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Can Dogs Eat Pickles? Are Pickles Bad For Dogs?

Joanna Woodnutt

Last Updated: December 7, 2022 | 5 min read | Leave a Comment

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This article was written by a veterinarian, but it should not substitute as contact with a trained professional. If your dog ate pickles and is reacting adversely, contact your local vet.

Pickles are one of those love-hate foods. Some people love them, and some don’t. A ‘pickle’ in this case refers to miniature cucumbers preserved in white vinegar. They’re popular with humans, but what about with dogs? On the whole, pickles are safe for dogs to eat, but there are some caveats. Dog’s shouldn’t have too many pickles, and they shouldn’t eat some flavors of pickles. Pickles are safe if they’re plain and your dog is otherwise healthy.

The miniature cucumbers used to make pickles have bumpy skin and are a different variety from the much larger cucumbers bought raw in the shop. The cucumbers are placed into a jar with salt, vinegar, and flavorings. They are often flavored herbs but also spices and other vegetables like peppers and onions. They are a very popular snack in many countries of the world and are also sold in fast-food outlets.

Pickles are high in salt, so you should take care that your dog has plenty of access to water if you test them with you pup. Your dog shouldn’t eat too many of them or eat them too often. There other things to understand though, like if they have health benefits and if your pup eats too much. We dive into all of that below.  Let’s jump in!

Do Pickles Have Health Benefits?

Health Benefits of Pickles
Pickles generally have lower health benefits than raw cucumbers.

Pickles can vary widely in their nutrition, as so much depends on the cucumber, when it was pickled, how it was pickled, and what it was pickled with. The ‘average’ pickle contains just 4 calories, which makes it a lower-calorie snack. It has a small amount of sugar and carbohydrate, a little fiber, and a little protein. It also has high levels of vitamins A and K. Mostly, however, the cucumber is water.

It’s very high in salt, with 283mg per pickle. That’s around 20% of the recommended daily allowance for a human! It’s a high amount for dogs, too. Most veterinarians don’t recommend your dog exceed 100mg of sodium per day, so a single pickle is three times that amount.

Some people believe that fermented pickles (and bear in mind that not all pickles are fermented) have some health benefits. This is because the bacteria that cause the fermentation are known to be probiotics in humans. However, there is no evidence that this benefits dogs at all, and it’s likely, with their different digestion- that it wouldn’t have the same effect.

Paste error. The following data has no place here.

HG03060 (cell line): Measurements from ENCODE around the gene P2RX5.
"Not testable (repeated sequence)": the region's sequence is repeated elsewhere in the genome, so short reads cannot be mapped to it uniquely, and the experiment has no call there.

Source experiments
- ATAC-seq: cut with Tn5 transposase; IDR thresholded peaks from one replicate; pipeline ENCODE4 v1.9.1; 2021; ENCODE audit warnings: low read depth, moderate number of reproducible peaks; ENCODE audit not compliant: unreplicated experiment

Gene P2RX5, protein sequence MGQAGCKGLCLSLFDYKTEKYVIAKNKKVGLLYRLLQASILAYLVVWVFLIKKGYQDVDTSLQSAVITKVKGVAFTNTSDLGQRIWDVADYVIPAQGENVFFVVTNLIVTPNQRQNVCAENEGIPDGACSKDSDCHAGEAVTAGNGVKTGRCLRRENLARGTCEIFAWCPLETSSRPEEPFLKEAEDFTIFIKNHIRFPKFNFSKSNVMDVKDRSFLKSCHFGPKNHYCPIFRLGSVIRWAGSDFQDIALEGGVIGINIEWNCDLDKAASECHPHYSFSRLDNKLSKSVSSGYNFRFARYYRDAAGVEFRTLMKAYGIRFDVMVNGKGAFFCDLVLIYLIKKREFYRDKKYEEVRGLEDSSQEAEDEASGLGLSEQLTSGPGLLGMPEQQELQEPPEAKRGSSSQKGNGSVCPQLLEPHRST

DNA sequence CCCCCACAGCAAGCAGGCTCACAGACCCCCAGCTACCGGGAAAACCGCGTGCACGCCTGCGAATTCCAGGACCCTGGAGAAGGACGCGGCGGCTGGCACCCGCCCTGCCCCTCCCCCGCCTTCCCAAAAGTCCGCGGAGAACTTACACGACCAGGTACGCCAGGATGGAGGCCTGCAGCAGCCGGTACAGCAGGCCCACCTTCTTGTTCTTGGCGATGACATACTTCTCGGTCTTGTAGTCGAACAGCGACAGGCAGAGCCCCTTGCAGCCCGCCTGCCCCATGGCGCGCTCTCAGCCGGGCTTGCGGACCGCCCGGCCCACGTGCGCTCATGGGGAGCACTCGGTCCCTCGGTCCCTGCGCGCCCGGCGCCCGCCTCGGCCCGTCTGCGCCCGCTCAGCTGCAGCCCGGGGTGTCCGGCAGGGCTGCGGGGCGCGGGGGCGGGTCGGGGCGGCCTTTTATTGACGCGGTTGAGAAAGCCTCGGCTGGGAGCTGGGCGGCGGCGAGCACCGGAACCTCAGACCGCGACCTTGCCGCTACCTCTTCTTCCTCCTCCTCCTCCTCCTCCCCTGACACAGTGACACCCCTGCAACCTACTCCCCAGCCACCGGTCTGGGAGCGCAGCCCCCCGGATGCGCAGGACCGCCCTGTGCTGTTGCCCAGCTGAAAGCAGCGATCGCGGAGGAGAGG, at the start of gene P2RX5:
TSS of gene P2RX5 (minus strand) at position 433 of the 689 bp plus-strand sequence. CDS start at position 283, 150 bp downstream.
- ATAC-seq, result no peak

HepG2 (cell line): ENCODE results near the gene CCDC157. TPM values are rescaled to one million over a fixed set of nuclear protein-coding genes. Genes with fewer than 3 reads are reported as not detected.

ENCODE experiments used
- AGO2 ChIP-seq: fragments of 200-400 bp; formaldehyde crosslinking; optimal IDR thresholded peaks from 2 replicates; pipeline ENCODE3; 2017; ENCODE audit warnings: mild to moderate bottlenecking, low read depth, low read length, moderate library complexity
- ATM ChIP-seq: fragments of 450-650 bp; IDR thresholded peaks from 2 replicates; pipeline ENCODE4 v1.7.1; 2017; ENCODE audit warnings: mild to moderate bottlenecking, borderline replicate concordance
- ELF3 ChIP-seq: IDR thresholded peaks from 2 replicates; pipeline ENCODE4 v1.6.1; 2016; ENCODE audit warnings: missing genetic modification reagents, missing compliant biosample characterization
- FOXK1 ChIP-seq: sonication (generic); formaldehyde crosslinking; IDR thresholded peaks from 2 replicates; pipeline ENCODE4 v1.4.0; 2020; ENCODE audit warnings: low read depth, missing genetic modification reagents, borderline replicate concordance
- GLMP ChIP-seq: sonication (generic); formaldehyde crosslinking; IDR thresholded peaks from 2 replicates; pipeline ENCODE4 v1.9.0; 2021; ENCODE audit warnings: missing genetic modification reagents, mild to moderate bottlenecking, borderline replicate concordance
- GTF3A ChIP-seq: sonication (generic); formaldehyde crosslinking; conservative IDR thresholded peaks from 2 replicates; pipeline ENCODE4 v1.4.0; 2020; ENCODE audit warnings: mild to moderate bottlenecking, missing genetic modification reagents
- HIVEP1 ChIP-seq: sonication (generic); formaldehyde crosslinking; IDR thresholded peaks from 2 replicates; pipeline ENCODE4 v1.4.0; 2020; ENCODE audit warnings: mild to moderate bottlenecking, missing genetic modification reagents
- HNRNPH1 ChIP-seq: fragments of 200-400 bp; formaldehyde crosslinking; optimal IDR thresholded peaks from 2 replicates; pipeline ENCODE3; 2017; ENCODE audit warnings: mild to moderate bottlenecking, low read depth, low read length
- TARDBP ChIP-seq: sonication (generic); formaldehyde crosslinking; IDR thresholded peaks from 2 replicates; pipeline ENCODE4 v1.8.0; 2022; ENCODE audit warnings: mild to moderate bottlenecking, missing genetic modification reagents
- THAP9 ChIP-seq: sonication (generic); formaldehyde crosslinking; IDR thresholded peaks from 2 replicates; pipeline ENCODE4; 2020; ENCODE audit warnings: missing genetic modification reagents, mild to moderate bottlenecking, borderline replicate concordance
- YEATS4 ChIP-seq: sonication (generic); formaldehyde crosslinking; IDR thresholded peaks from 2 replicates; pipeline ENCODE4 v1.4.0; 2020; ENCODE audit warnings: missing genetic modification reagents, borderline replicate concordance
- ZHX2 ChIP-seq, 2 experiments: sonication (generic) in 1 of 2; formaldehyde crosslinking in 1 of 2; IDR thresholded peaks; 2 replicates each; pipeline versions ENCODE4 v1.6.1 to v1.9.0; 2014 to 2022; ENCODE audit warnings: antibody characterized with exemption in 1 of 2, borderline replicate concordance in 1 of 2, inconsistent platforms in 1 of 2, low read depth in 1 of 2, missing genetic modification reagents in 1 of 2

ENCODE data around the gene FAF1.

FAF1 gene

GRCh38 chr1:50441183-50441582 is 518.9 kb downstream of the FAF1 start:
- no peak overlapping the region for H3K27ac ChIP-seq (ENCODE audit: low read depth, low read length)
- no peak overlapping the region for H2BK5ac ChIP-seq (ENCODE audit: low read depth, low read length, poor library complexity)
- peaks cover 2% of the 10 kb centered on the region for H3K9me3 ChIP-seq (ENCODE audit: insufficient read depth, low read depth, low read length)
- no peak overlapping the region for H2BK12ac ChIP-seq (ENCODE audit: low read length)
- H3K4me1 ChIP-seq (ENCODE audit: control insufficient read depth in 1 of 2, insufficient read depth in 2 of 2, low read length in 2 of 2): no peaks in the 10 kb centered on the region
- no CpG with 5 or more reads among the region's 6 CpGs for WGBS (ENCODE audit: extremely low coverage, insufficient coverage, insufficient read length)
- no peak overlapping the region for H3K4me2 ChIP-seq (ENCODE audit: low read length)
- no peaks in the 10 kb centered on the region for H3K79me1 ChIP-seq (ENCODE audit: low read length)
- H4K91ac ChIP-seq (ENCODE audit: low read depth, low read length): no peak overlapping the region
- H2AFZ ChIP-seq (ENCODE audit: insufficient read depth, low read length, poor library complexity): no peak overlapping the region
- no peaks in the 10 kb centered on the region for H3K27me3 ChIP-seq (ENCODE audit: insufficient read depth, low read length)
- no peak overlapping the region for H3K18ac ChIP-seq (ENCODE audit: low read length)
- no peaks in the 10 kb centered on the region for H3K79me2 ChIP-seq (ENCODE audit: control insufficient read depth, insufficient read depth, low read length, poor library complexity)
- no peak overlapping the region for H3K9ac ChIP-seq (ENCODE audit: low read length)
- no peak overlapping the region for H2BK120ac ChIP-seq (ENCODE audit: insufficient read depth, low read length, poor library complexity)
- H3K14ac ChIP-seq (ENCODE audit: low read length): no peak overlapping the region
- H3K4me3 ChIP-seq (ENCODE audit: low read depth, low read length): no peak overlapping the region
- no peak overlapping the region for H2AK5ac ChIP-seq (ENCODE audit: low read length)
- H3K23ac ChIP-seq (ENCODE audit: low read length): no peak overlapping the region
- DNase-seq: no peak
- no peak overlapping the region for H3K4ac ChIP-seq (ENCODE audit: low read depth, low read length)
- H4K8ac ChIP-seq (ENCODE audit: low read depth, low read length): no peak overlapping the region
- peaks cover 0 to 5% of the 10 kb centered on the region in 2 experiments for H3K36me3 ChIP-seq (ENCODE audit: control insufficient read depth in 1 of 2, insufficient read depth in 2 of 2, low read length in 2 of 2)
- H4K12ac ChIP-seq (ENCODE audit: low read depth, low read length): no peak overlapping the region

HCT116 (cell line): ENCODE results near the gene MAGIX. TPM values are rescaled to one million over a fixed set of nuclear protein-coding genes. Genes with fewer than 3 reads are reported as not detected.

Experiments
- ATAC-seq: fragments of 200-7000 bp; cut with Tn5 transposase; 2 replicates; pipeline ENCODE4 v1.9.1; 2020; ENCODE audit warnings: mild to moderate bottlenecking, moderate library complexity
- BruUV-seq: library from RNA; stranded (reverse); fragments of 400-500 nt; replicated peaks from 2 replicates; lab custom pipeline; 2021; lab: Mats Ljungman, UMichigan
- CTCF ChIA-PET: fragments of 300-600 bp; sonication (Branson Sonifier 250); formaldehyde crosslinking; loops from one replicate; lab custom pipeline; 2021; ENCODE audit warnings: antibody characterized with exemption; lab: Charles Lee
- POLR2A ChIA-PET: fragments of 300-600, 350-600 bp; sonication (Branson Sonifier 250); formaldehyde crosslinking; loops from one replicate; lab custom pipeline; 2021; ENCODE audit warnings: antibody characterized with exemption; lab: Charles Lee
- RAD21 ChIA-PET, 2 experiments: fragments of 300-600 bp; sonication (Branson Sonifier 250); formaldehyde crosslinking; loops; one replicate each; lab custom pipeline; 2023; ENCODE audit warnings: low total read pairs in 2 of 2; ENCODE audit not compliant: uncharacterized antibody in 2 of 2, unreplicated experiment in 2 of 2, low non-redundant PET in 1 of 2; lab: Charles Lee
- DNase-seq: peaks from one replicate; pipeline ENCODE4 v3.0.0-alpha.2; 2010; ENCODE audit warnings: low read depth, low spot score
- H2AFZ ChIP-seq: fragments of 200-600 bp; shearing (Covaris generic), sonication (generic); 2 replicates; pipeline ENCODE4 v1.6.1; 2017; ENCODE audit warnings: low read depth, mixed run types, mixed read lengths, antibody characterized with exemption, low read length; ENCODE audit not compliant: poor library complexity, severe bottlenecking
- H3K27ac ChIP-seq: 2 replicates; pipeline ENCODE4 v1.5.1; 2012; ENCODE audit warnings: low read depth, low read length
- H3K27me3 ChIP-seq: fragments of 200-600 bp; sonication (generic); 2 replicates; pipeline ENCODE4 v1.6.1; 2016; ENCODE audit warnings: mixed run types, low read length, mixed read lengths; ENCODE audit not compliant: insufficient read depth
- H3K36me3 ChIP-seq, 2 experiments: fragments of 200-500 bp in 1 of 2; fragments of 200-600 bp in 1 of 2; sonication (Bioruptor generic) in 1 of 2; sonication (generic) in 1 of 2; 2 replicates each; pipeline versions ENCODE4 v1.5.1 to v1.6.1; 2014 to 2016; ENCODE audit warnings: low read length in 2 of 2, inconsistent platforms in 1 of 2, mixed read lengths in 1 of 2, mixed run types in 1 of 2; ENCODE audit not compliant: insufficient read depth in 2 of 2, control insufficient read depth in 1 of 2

Some people also claim that the vinegar that the pickles come in is healthy. This is probably because of the claimed benefits of apple cider vinegar. Pickle vinegar, however, is white vinegar and has no known health benefits.

Many cucumbers are pickled in dill. Dill is purported to have health benefits, including high levels of vitamin C and B6, as well as being a good source of calcium. However, feeding your dog pickles is an inefficient way of getting them these vitamins and minerals- far better to use the fresh herb, which has better nutritional value.

Will Pickles Make My Dog Sick?

Dog with sick tummy
Dogs that consume too much salt, will find their way to the vet.

Of course, any food that a dog isn’t used to eating could make them ill, and pickles are no exception. If your dog has never had pickles before, it may be that pickles don’t agree with them. The smell of the vinegar is quite strong for a dog’s sensitive nose, and some will eat the pickle and then vomit it up as the smell reaches the back of the nose. If your dog is sick immediately after eating a pickle but seems well in himself, it’s probably best to keep a close eye, and not to feed pickle again.

It’s also important to remember that not all pickled vegetables are safe. Pickled cucumbers are safe, but garlic, onions and chili peppers are not. If your dog eats these as well as the pickle they could be very ill indeed. Onions contain a toxin that destroys a dog’s red blood cells, causing a haemolytic anaemia. This is slow and progressive, meaning it’s sometimes hard to spot until your dog becomes very ill.